Lois meanwhile is entertaining the troops (Ms Brown, below, does her own singing), pregnant by Harry (losing her virginity was a piece of life business— now she’s done with him), and being pursued by ace pilot, Vernon, who loves her, even ‘up the duff’ with Harry’s baby.

Our mellifluous-voiced, conscientious radio-caster is Edward-R-Murrow-esque correspondent, Nancy Campbell — token American (Helen Hunt, third from left, cover photo). She narrates Hitler’s stealth build-up on Poland and the blitzkrieg across Europe. Nancy is the glue among major characters and some lesser ones such as a gay black jazz musician (on the Nazi hit list for being all three) and his white American doctor lover, Nancy’s nephew. This couple (below) dares a moment too long. 

Nancy’s Berlin neighbors, whom she is drawn to help, fatally, are a ‘good’ German family with an epileptic child who must be hidden from the sorry Nazi scheme of purifying the race by killing the disabled. And to belabor the shell-shock narrative a lot more, we accompany Harry as he minds a truck load of mentally-damaged soldiers on the road to Dunkirk. Back home in Manchester, Douglas takes little Jan to the local mental hospital to reunite with his (and Kasia’s) brother Grzegorz, who, having joined a troop of English soldiers and escaped to England via Dunkirk, is hospitalized, suffering the same mistreatment for PTSD that afflicted Douglas at the Somme.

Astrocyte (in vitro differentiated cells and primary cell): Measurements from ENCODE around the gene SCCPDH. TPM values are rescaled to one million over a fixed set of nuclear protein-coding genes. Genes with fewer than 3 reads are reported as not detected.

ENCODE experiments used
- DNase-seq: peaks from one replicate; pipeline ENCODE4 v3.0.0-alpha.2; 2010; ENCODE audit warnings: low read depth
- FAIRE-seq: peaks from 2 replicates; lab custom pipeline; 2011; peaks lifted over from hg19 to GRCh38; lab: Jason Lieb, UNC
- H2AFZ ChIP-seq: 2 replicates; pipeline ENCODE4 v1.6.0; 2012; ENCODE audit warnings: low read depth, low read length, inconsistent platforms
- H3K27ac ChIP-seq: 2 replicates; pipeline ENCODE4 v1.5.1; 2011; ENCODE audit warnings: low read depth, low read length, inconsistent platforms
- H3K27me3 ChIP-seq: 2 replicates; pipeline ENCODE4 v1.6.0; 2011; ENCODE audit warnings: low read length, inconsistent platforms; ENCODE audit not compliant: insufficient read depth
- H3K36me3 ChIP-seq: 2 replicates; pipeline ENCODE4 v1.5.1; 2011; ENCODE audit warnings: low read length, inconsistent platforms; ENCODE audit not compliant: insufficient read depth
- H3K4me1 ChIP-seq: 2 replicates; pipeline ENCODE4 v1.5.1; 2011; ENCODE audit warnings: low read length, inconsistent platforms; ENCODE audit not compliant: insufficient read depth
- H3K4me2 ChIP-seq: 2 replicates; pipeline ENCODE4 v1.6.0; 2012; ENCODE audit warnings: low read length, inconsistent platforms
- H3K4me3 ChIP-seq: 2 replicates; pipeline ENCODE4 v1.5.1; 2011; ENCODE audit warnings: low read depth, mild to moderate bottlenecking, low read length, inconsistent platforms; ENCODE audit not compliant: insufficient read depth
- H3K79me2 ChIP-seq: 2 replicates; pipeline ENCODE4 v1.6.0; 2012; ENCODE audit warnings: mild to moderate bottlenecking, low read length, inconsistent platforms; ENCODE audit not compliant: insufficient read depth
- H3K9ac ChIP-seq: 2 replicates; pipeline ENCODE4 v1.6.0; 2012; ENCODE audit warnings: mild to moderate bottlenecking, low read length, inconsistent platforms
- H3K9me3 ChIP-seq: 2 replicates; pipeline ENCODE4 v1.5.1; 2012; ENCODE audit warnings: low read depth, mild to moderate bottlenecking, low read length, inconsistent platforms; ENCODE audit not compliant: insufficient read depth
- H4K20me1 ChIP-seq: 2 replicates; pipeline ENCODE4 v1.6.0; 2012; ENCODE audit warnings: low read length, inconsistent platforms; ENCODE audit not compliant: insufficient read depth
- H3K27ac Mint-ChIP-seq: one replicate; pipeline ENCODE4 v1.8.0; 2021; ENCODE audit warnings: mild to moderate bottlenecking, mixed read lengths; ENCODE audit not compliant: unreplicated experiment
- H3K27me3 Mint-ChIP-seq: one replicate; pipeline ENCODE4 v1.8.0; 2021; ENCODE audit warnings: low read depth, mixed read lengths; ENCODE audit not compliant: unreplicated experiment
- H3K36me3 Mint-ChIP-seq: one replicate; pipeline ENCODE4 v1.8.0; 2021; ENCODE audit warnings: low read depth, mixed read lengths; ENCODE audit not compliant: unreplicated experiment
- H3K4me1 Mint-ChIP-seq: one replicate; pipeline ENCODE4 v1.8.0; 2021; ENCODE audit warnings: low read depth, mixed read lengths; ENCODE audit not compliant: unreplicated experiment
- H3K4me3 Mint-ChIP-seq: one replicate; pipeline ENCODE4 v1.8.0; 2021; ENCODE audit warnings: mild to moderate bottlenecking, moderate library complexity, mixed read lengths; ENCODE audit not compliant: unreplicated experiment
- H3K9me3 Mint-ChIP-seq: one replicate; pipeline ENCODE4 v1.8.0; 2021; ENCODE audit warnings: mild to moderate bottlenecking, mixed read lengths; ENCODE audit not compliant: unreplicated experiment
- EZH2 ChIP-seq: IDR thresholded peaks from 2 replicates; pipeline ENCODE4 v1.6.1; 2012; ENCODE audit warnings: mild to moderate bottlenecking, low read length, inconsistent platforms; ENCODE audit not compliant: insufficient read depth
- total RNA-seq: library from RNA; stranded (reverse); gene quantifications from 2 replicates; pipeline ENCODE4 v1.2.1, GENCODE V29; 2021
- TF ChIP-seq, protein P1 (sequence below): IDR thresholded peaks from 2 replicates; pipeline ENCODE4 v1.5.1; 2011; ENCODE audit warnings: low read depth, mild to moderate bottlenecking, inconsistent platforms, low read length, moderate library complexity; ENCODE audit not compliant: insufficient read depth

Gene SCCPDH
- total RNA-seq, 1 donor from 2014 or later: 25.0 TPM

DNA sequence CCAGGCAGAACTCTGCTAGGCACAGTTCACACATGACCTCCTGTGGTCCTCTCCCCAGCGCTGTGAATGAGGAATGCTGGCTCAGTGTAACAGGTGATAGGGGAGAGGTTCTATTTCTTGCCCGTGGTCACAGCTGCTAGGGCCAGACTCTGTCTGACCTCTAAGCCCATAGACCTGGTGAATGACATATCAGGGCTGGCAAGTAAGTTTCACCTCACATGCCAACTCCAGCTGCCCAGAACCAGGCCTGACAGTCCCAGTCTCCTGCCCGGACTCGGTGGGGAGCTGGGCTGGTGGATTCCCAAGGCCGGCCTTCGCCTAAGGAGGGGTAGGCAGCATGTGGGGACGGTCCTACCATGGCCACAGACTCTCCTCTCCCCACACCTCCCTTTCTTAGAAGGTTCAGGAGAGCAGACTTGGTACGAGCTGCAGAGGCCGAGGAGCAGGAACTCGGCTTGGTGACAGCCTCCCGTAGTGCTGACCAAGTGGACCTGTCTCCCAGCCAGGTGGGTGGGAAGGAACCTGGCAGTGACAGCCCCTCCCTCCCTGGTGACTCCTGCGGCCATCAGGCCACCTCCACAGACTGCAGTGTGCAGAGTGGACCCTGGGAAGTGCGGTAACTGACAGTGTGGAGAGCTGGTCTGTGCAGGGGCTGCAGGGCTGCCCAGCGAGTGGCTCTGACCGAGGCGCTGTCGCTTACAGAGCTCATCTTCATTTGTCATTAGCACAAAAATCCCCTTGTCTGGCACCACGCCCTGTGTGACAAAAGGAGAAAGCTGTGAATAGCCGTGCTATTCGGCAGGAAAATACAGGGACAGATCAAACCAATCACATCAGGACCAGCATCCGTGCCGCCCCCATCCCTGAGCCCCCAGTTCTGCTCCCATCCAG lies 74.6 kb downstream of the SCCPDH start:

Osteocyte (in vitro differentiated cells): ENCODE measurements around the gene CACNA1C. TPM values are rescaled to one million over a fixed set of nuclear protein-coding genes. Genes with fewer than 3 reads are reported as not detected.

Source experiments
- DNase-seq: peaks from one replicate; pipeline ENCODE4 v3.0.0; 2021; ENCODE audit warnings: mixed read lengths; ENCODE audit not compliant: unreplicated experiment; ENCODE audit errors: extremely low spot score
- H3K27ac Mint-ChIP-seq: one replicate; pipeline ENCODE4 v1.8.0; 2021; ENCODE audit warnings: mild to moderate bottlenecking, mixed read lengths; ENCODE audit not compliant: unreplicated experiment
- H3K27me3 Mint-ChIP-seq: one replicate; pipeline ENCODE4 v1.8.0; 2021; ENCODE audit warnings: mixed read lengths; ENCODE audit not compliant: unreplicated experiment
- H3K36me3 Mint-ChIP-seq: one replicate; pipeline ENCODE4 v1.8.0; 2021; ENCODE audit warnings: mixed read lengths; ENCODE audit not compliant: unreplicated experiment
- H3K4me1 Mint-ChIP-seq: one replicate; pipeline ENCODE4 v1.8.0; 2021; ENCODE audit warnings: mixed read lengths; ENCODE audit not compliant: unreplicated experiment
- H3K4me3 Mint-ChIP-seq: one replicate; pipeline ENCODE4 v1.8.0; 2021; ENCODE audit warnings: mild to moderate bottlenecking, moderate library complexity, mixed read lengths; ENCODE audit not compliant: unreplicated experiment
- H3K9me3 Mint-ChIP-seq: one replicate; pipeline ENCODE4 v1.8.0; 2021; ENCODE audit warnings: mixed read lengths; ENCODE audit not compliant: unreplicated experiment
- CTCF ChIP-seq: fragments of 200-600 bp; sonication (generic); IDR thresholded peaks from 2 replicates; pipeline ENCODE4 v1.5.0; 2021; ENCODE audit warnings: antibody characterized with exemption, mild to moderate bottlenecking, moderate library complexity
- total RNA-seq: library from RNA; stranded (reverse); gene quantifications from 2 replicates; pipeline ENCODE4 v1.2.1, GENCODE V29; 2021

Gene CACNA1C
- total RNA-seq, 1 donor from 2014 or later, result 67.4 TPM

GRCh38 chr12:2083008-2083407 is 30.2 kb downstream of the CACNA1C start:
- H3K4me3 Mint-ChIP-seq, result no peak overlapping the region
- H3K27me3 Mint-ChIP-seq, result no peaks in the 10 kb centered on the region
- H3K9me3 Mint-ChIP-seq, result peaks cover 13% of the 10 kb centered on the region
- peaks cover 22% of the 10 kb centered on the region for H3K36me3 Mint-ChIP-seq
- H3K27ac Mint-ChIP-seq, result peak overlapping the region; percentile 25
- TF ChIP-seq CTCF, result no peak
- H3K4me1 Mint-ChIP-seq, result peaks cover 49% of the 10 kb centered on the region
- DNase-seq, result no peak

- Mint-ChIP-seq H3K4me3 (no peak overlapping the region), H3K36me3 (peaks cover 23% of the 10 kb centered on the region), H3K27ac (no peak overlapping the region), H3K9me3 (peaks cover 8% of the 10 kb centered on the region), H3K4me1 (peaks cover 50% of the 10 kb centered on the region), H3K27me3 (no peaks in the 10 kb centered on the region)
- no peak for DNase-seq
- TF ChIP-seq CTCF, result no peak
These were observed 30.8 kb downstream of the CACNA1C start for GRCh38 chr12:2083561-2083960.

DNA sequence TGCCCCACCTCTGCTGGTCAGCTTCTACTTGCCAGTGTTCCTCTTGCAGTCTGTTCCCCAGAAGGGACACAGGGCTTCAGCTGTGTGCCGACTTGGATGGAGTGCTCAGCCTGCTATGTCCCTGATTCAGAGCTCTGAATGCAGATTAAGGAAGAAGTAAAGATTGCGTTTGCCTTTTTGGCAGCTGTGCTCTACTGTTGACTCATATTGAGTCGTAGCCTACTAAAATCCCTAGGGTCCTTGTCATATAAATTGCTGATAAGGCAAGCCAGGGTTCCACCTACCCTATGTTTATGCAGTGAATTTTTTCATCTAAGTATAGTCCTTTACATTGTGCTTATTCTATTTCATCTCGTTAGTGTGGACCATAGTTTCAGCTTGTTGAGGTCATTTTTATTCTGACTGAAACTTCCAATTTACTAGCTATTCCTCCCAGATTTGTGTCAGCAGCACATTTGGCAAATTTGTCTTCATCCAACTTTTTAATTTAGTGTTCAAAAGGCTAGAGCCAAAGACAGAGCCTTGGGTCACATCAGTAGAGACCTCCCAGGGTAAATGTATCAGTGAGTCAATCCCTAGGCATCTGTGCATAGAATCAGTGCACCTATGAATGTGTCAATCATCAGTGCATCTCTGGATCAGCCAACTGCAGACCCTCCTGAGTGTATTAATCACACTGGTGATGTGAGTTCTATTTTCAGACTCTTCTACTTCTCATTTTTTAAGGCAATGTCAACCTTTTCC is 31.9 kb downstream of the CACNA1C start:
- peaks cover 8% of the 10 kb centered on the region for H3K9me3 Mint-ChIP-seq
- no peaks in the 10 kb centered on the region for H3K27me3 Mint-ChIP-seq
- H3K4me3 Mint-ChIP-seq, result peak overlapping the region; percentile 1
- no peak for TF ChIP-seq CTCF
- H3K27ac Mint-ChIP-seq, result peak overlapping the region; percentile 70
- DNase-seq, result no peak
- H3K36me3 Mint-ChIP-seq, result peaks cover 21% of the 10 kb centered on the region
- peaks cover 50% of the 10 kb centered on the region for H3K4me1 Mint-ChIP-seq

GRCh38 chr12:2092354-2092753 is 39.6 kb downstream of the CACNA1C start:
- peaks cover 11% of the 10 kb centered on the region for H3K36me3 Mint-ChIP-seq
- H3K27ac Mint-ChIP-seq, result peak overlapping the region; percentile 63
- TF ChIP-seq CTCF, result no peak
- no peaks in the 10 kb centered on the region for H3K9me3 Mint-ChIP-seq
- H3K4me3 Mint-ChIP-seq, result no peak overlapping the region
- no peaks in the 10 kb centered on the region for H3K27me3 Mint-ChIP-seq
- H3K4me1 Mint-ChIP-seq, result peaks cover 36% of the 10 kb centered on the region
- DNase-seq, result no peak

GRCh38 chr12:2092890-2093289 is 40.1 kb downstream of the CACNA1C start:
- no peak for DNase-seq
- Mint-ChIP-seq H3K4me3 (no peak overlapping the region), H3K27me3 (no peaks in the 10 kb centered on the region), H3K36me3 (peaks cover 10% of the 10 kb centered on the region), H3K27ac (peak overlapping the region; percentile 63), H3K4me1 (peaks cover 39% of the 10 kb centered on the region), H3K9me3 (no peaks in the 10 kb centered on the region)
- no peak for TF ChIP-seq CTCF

The strange entanglement of Douglas and Robina (below) is something to watch— grandparenting a bastard baby from opposite ends of the social divide (her McMansion/his worker row house). Robina is still minding Polish Jan. (Robina tells Lois: "If I had known Harry was going to marry a Polish waitress, I’d have thought you more of a prospect.") Douglas quietly becomes uncle-grandpa to Jan — playing ball and chess with him. Since Harry loves both Lois and Kasia, the messiness between these two families is sure to get messier. I’m rooting for Kasia, but Douglas and Robina?

We are left with a major cliff-hanger: Handsome Harry has parachuted back into Poland on a spy mission; he makes his way to a safe house of Polish fighters where amazingly Kasia turns up (having fled the scene of her hanging as bombs fell). The Polish resistors are found by the Germans at that moment; Harry and Kasia are on the run, heading into the second year of the war (1940) and the second series, already scheduled. There are doubtless dozens more WWII memes to overwork —trains, camps, slave labor, battles, etc. — all of which we will watch to find out whether Harry outgrows callow youth and/or bumbles his way to Kasia or Lois.

I see Peter Bowker’s bind — he can’t show every Nazi trope in the war and develop interesting characters without all those leaps among scenes. But other series manage smoother transitions, and scoring memes feels like a vanity project. Maybe he could edit the scope — his characters deserve it and his audience already knows what the Nazi’s did.

*Note: See a BBC interview with Peter Bowker
in which he notes his own issues with structure.